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When my fifteen year old son Ethan was three years old he developed a kidney condition called Nephrotic Syndrome. It meant his kidneys leaked large amounts of protein from the blood into the urine. One of the consequences of this was oedema or excessive swelling. If it wasn’t managed it had the potential to be life threatening. Needless to say, this time in our lives was one of great concern for our little boy. I remember on one particular hospital visit (which was a regular occurrence for us at the time) Ethan needed to be connected to a drip for a prolonged hospital stay and this required putting a needle into his hand. Frustratingly, the doctors and nurses were struggling to get the needle in and poor little Ethan was crying with pain. The doctor asked me as his Dad to hold him down and keep him still so that they could get the needle into his hand. As I wrapped my arms around him and squeezed tightly the doctor made another attempt to get the needle in. Ethan struggled to get free and cried out to me desperately saying “Daddy, they are hurting me! Why aren’t you stopping them?” It broke my heart to hear him crying out for help like that. It killed me to hold him still when he so desperately wanted to break free. It was a day I will never forget. I am pleased to say – the doctors and nurses saved his life and after three years of daily attention he recovered and he is now a healthy young man.

Why did I not answer my three year olds cry for help as he wished? Especially when I could. Because I knew that a little bit of pain now, would inoculate him against a lot of pain later. I knew that some suffering today would bring increased happiness in our future tomorrows. There is an old proverb which says “Weeping may endure for a moment, but joy cometh in the morning”. This is relevant for understanding happiness because too often when things get hard people quit. They throw in the towel and give up. Yet this is the very time when we need to stand strong and not bend. Is it hard to do? Of course. But hard doesn’t mean wrong. I have learned that struggling for a good cause instead of buckling breeds resilience in my character. I have learned that persistence in noble purpose breeds patience. Hard work breeds satisfaction and timely, loving reproof breeds improvement. Nothing great is achieved without toil and this is true of happiness. Great happiness can never be found without there being suffering on the journey to achieve it.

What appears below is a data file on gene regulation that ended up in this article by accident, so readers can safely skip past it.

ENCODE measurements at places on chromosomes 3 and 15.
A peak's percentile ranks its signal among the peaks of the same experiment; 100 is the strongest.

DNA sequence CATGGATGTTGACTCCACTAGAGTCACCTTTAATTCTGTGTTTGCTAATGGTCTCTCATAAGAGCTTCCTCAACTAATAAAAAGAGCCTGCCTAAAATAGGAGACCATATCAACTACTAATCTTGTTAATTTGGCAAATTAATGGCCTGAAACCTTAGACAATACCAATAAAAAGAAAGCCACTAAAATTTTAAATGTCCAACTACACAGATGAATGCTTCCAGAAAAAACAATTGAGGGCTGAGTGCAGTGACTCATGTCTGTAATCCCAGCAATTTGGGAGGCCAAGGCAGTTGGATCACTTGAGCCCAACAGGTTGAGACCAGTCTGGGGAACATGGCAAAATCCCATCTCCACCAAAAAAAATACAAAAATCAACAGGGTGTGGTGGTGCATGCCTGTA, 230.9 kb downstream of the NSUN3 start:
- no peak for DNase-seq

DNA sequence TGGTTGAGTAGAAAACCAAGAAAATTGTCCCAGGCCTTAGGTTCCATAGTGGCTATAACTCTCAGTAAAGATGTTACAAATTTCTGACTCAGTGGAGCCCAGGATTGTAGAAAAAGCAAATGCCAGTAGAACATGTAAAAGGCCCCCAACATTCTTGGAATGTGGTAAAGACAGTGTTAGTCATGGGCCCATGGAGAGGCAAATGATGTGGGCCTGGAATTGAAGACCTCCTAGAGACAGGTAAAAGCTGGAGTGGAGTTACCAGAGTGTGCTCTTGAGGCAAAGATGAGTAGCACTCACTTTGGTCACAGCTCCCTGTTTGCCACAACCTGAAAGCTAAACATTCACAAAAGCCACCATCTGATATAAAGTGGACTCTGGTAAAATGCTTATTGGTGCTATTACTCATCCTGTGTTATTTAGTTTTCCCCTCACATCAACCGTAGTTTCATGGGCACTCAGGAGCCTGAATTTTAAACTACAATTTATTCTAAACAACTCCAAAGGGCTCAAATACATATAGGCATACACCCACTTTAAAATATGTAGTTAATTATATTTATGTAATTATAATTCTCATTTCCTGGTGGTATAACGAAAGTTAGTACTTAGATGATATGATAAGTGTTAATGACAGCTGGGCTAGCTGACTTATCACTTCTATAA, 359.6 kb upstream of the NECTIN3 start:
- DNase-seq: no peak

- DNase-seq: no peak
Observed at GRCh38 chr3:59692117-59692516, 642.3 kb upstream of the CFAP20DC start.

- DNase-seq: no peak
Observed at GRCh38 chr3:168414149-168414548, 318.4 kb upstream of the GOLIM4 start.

I know that in life we will all get acquainted with trials and difficulty. They say that “time heals all wounds” but there is also truth in the statement that “time wounds all heels.” In our pursuit of happiness, we must not believe that all pain is bad. Nor should we try to turn away from it when it confronts us. Whilst it is not what we want to feel, some pain is necessary for growth and development.

I have learned that the continued struggle for a noble goal increases our desire for its achievement. Many people want good things, but they don’t want them bad enough. They are not prepared to struggle, to sacrifice, to suffer some inconvenience for what they seek. Consequently, they don’t achieve success and the excuses come that “it doesn’t work” or “it’s too hard” or “I didn’t want it anyway!” In such moments as these, people surrender themselves to the warm waters of mediocrity. Such waters are well occupied and people gain false assurance that the large numbers they have surrounded themselves with confirm their choice is right. How wrong they are! To be great; to be our best, we do not swim downstream with the crowd. We go the other way! We fight and we strive. We get knocked down and we get back up. We persist and we carry on! And when we do – we enjoy what others don’t – Victory! And this offers greater happiness and real balance in a way that those in warm water can never imagine and will never appreciate.

So my invitation today is – as we strive for balance and greater happiness, prepare for and be willing to accept a degree of pain in your journey. Not all pain is bad and true greatness requires us to shoulder our portion of it. Remember, our willingness to embrace pain is paradoxically a core ingredient in our happiness and when accepted will lead to the achievement of our full potential.

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